As a shadowy collection of the world’s power brokers gathers in Chantilly, Virginia, for the elite Bilderberg conference this weekend under unprecedented media scrutiny, activists from across the political spectrum are arguing that U.S. citizens attending the controversial confab are potentially committing a felony by violating the Logan Act. And while the chances of charges being brought anytime soon are probably slim, anti-Bilderberg protesters admit, more than a few critics of the meeting are still loudly calling for federal prosecutions to bring any and all perpetrators to justice.
The Florida judge overseeing the case of George Zimmerman, charged with second-degree murder in the February shooting death of Trayvon Martin, revoked bail and ordered the defendant to surrender himself to authorities within 48 hours. Prosecutors alleged that Zimmerman — who says he shot Martin in self-defense — had not revealed money raised from supporters through online donations, or the existence of a second passport. His defense team, however, said there was no intention to mislead the court.
The conservative think tank Cato Institute has announced its latest effort to hold local police accountable by establishing its National Police Misconduct Reporting Project. Its purpose is to “determine the extent of police misconduct in the United States ... and report on issues about police misconduct in order to enhance public awareness.”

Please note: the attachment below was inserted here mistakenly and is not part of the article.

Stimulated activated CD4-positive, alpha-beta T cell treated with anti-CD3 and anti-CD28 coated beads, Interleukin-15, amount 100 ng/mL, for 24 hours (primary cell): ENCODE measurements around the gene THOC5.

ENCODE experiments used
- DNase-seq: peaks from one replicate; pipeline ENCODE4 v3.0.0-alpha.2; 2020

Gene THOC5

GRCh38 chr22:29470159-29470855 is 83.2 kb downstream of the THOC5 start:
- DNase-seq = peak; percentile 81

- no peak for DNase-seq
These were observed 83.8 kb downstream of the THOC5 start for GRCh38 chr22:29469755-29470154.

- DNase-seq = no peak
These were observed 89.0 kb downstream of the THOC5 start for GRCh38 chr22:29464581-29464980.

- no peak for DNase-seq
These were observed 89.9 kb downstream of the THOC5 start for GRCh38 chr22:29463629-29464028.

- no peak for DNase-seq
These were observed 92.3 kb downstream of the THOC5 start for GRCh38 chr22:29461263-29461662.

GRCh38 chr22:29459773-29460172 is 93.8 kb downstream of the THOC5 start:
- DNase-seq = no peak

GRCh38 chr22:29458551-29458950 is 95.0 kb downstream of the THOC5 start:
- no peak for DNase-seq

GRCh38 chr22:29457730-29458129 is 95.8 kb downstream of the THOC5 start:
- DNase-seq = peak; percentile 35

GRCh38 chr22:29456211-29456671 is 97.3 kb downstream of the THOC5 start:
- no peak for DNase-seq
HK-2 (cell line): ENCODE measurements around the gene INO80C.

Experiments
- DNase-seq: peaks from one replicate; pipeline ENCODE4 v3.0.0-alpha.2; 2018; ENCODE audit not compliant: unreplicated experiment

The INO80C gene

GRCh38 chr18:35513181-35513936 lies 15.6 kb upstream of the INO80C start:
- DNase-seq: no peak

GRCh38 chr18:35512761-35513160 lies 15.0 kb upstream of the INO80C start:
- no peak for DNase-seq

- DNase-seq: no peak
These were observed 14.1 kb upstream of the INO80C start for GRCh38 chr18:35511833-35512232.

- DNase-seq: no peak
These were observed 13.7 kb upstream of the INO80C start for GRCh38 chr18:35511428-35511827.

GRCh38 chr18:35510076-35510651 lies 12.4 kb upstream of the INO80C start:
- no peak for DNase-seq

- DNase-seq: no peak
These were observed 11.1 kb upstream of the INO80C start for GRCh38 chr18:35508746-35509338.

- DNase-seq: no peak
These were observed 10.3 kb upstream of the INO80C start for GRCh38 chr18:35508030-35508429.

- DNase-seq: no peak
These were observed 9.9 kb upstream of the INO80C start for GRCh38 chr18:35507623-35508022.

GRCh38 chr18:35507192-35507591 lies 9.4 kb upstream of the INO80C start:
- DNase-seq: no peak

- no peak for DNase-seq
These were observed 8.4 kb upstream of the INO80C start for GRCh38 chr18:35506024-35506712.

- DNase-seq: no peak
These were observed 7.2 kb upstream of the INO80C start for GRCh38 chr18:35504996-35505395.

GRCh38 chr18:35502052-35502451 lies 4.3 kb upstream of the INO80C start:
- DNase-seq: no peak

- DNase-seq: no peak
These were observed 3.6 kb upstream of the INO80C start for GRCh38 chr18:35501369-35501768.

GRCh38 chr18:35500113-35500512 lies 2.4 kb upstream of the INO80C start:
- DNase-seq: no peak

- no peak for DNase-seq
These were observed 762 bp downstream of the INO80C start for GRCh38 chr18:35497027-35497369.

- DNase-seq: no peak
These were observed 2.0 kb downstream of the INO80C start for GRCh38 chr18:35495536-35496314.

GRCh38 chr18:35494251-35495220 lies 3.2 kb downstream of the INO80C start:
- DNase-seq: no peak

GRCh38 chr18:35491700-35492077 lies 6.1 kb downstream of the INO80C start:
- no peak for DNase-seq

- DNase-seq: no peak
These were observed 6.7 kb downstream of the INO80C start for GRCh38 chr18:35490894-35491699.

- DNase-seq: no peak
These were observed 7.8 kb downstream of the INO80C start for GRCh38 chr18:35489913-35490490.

However, the institute may be totally unaware that the project's apparently sensational presentation of police misconduct may be playing into the hands of those whose interest is in attacking the credibility of local police officers. By loosening those bonds of credibility, the argument for national control of local police authorities gains credibility. In Nazi Germany, that police force was called the Gestapo.
Several key witnesses in the shooting death of Trayvon Martin by Neighborhood Watch captain George Zimmerman have changed their original stories since first being interviewed by law enforcement, according to news reports about recently released evidence in the case. Some analysts cited in the media speculated that three of those revised accounts might hurt the shooter’s claims of self-defense as the second-degree murder prosecution goes through the Florida court system.
Experts in the field, however, have noted that later recollections — which could be impacted by external factors such as publicity, for example — are thought to be less reliable than earlier memories. And the addition of post-event information into the memory reconstruction process, normally unbeknownst to the person, is one reason why psychologists believe that eyewitness testimony can often be unreliable.
Facebook founder Mark Zuckerburg will find himself in court once again over yet another shareholder lawsuit. This time, shareholders have filed a lawsuit against Facebook and several banks, including Morgan Stanley, asserting that the defendants have “concealed a weakened growth forecast prior to the high-profile IPO,” reports Fox News. And the litigation has prompted the United States Congress to take a closer look at Facebook.